LO: Yeah, I was curious about how much automation would really be discussed at the conference. And I feel like it was talked about a fair amount. So I was really glad he brought that into the opening keynote, and set the tone there for that as well.

TS: Yeah, definitely. I mean, in my conversations with people and just at the sessions. I definitely felt that there were the typical Black Hat sessions around “how we discovered this new exploit vector,” or, “here are some vulnerabilities that we think are interesting,” or a lot of technical talks. But there was more discussion around organizational mindsets and from a business perspective, what to do with security.

LO: And then there was also a lot of discussion too around Apple, which they had some of the biggest news in my opinion from the show, which is that they were improving their bug-bounty program. But then even beyond that, there were also a bunch of vulnerabilities that were discovered in Apple products. But the bug-bounty program news was huge. They basically said that they would open their historically private program to all researchers starting in the fall. And then they were going to… up their rewards for different vulnerabilities found in devices, including a $1 million payout for a certain vulnerability that could be discovered. And then also added more devices to be in-scope for its program, like Mac devices, WatchOS and TVOS.

TS: So this is really interesting to me, because I kind of feel like they are way behind the curve. And Apple is not a company to be behind the curve on much. But on this, they are really late to the party in terms of having a bug-bounty program that’s open where they can crowdsource expertise. So did they say anything about that, or why there’s been a lag, or why they were reluctant to do this before?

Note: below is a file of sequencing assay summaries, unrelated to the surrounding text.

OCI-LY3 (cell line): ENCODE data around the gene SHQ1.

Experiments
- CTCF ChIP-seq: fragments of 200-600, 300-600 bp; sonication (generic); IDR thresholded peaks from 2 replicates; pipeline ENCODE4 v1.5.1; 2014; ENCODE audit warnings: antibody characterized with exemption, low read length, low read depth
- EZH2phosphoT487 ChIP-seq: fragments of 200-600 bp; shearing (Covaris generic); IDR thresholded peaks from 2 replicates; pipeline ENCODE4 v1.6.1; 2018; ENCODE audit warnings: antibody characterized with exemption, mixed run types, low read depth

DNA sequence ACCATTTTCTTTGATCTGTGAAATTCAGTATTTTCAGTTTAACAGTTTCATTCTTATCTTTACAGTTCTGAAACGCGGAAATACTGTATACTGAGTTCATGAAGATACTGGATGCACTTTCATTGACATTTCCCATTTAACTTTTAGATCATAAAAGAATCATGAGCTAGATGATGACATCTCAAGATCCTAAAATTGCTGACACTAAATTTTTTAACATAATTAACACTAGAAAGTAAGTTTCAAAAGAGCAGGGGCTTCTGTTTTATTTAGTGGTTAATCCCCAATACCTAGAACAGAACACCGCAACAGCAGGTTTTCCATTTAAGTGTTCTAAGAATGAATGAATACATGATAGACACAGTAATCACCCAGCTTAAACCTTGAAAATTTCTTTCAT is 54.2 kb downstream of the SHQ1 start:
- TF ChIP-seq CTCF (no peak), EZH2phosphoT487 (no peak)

LO: Researchers who I talked to after the fact said that they have been historically, notoriously closed with their program, and also in how they communicate with the security industry. And I feel like Apple has always had that kind of hands-on, “we can do this ourselves,” attitude, but researchers are saying now that they really are looking to external researchers to help. And I think we saw that earlier this year, if you remember the teenager who discovered the huge eavesdropping flaw in FaceTime, and Apple got a lot of flack for the fact that they took a while to respond to him, and it was a whole mess. So I think that they’re really starting to open their eyes to the benefits that bug-bounty programs and researchers in general can really bring to the company in terms of finding these glitches in their products.

And a lot of researchers also said, this is a huge step in Apple further firming its relationship with the security space. So I think that should be something to keep an eye on. Their bug-bounty program was, like you said, really behind: It was closed, it was invite only, the rewards were only as high as $200,000. And then they also had limited in-scope products.

And the fact that they didn’t have a program that addresses Mac has long been criticized by different researchers. I think last year, if you remember, Google bug-hunter Ian Beer criticized Apple at Black Hat 2018 for how it handles Mac security and iOS security, and was talking about how Apple really needs to step up in terms of how it interacts with researchers around the security bugs. So just the contrast between that session last year and this announcement this year, really goes to show that there are hopefully going to be steps taken by Apple to improve on this.

TS: For sure. And obviously these programs need to evolve with the times, which is a little bit of a segue way to another story that that you covered Lindsey. That was also huge about Microsoft’s opening up at $300,000 rewards for cloud exploits. That one was pretty interesting too, it definitely made a lot of a lot of waves at the conference.

LO: Yeah, I feel like bug-bounties in general and the relationship between vendors and researchers was a huge topic this year. It was Apple, it was Microsoft. And then this was something we didn’t cover, but Google also did something similar in terms of Google Cloud,  offering their rewards there.